6 andean truths indigenous populations were largely forced to negotiate between two opposing forces that neither understood their culture nor were concerned with their interests. Jeff Corntassel and Cindy Holder argue that ‘the war between Shining Path and the Peruvian state was a war between alternative visions of modernization and neoliberal reforms: Maoist versus first liberal and then neoliberal visions of what must be done to turn Peru into a modern state. In none of these visions were indigenous communities to be left intact.’12
By the mid-1980s, the counterinsurgency police (known also as sinchis) began to organize civilian peasant groups, the rondas campesinas (peasant patrols) or comités de autodefensa (self-defense committees), their members called ronderos, into increasingly effective resistance against Shining Path.13 The extreme violence and loss of lives went largely unnoticed by the metropolis, until 1992, when Shining Path set off a car bomb on Tarata Street, in front of the Credit Bank in the wealthy Miraflores neighborhood, and brought terrorism to the city. While much of the violence was concentrated in the Andean highlands, the indigenous communities of the Amazon region, particularly the Asháninka, were also gravely affected.14 In 1992, under the presidency of Alberto Fujimori, Guzmán was captured in his hideout in Lima and Shining Path effectively disabled (though the organization perseveres, and occasionally shows its head, to this day). The strong-armed mobilizations of the state in the highlands, widespread corruption, and pervasive human rights violations, however, continued through the Fujimori tenure, until a series of scandals forced the president into exile in 2000 and paved the way for a new democratic era.
Common narratives of the time had the Shining Path and state forces pitted against each other in a violent conflict that saw poor, unsophisticated, rural peasants caught in the crossfire, innocent victims of a war they did not 12 J. Corntassel and C. Holder, ‘Who’s Sorry Now?,’ 481. 13 An excellent analysis of the growth of the rondas is found in Degregori, How Difficult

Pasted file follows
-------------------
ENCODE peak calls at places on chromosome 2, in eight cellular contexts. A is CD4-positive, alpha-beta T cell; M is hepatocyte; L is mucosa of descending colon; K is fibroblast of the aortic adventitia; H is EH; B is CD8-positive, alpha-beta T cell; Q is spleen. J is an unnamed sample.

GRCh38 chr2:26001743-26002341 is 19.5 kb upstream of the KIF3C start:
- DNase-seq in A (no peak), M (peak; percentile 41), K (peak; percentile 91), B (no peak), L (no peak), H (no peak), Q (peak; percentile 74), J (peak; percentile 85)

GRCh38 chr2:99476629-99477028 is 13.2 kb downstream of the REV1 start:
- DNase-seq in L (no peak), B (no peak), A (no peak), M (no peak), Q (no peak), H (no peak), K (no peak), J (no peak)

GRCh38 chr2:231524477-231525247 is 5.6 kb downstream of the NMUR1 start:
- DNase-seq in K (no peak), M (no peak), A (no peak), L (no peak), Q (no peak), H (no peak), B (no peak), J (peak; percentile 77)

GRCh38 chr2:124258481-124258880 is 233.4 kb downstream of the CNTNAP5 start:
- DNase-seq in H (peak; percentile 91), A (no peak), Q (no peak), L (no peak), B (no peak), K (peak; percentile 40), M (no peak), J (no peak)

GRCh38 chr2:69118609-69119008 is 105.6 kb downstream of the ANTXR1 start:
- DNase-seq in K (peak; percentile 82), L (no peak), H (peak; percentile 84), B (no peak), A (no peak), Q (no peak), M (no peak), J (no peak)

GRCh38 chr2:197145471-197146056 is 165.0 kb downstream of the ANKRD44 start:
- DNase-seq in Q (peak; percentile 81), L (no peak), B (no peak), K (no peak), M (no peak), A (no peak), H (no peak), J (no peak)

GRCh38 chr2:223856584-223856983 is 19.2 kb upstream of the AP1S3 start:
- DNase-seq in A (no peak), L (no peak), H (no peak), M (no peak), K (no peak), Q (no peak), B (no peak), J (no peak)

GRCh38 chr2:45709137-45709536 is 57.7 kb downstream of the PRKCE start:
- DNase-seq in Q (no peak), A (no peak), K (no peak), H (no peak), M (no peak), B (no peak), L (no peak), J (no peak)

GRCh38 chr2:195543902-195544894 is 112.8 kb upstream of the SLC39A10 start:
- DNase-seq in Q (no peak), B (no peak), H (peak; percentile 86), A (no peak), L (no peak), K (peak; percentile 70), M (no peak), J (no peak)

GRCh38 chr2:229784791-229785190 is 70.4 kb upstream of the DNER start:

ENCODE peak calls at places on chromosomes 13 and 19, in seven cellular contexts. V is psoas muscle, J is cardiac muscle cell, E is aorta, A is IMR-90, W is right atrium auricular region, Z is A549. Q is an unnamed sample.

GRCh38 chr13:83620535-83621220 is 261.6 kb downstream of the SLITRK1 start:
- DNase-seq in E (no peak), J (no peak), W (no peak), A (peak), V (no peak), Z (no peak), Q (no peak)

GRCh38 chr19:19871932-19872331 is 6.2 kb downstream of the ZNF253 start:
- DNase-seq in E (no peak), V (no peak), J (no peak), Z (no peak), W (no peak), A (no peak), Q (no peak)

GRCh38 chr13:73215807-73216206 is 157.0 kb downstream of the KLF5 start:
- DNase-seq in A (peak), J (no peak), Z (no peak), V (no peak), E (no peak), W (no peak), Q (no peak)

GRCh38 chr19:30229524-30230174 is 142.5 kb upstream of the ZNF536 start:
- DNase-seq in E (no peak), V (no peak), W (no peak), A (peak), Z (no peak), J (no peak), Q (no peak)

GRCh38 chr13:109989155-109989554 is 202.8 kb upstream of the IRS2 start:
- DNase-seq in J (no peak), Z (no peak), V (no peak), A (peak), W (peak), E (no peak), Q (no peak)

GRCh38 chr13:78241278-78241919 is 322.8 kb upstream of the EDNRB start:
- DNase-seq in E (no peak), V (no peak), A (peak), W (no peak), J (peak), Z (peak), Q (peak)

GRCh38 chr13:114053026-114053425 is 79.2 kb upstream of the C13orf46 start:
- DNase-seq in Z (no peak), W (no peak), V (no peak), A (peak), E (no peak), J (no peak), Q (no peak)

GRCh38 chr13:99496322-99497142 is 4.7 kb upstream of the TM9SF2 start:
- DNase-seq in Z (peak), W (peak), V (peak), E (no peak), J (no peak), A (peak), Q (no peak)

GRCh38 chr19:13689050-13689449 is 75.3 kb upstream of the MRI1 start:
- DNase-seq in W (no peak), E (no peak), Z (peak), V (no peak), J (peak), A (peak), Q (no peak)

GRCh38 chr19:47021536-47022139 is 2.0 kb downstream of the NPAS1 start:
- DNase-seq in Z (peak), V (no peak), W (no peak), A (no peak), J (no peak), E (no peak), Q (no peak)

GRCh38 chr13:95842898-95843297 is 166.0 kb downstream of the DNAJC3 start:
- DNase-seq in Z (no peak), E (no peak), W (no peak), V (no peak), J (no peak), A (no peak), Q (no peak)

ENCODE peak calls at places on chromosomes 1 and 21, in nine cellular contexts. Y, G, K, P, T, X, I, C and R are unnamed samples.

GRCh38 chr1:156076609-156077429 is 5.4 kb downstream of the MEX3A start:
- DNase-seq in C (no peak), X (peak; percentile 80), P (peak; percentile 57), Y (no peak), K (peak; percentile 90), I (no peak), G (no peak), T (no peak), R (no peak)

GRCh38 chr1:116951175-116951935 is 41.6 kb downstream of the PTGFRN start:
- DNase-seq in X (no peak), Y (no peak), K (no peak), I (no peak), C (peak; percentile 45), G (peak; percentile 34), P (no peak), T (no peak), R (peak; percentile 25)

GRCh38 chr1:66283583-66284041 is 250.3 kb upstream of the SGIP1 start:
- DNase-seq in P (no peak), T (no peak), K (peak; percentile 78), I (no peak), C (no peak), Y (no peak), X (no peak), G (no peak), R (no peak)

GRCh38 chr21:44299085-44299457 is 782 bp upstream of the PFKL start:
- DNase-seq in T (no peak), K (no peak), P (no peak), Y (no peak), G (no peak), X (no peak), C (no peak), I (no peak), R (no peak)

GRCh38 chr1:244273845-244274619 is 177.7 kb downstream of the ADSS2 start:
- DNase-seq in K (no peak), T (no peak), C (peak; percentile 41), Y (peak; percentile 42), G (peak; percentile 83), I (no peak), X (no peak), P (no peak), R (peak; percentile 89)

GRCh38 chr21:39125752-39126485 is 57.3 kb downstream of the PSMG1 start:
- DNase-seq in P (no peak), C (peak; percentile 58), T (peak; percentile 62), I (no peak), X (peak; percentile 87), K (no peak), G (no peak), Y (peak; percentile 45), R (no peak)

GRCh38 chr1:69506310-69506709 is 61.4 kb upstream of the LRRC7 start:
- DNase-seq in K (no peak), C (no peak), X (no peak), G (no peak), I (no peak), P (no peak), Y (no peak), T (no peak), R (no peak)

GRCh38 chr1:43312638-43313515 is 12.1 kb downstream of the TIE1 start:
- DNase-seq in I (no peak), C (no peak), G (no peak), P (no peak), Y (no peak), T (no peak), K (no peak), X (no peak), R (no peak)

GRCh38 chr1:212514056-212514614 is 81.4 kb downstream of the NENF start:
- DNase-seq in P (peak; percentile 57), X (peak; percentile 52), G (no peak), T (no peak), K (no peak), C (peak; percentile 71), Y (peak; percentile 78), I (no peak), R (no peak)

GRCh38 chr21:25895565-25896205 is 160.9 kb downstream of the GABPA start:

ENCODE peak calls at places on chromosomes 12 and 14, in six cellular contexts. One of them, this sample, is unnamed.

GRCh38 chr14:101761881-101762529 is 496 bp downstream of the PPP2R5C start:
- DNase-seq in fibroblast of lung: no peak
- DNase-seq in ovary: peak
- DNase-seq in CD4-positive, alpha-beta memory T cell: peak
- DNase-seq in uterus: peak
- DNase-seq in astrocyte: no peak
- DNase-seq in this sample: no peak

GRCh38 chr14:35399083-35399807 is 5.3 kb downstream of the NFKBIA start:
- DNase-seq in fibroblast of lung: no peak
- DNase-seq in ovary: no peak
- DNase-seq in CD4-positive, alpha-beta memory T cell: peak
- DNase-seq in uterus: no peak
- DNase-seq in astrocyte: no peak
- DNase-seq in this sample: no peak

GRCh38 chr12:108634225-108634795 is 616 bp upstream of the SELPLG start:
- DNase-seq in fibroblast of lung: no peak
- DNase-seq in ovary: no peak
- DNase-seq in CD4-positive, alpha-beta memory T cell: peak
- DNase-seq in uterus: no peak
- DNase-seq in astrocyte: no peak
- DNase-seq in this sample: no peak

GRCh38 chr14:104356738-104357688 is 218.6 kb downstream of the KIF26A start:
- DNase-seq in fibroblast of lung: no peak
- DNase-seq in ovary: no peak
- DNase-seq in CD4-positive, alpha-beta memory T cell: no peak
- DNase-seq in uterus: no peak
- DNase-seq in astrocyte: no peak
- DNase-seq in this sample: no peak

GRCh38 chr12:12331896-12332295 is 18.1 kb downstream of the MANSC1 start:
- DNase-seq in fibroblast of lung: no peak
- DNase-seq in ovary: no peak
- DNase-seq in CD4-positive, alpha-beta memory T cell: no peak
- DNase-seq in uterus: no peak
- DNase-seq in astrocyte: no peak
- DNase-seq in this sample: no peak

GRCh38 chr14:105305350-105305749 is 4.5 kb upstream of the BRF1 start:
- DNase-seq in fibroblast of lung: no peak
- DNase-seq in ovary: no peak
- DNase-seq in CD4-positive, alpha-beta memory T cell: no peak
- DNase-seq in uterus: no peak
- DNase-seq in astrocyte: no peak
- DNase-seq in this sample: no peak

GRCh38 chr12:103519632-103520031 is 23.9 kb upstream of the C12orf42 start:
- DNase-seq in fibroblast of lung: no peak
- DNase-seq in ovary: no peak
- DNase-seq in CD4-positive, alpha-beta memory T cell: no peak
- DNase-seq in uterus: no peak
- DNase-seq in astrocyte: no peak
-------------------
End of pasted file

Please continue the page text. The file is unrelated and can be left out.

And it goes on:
It Is to Be God, ch. 6, ‘Harvesting Storms: Peasant Rondas and the Defeat of Shining Path in Ayacucho.’ 14 Although the most commonplace narrative, that Shining Path and the military fought in the highlands and the indigenous peoples were caught in the middle, is quite simple, the reality of the Peruvian internal conflict is very complex. While I will be referring to specific historical incidences as this study progresses, a complete historical overview of the period is beyond the scope of my analysis. Some of the excellent histories available in English that capture the complexity of the moment and explore the conflict through various critical lenses are Degregori, How Difficult It Is to Be God; Gorriti, Shining Path; Taylor, Shining Path; and the volume edited by David Scott Palmer, Shining Path of Peru. Jo-Marie Burt’s Political Violence and the Authoritarian State in Peru provides a valuable analysis of the work and impact of Shining Path among the urban poor in Lima. Also of note is Catherine M. Conaghan’s study of the Fujimori presidency, Fujimori’s Peru. These works have each been extremely useful in helping me clarify various themes and topics with which the artistic works examined in this study grapple.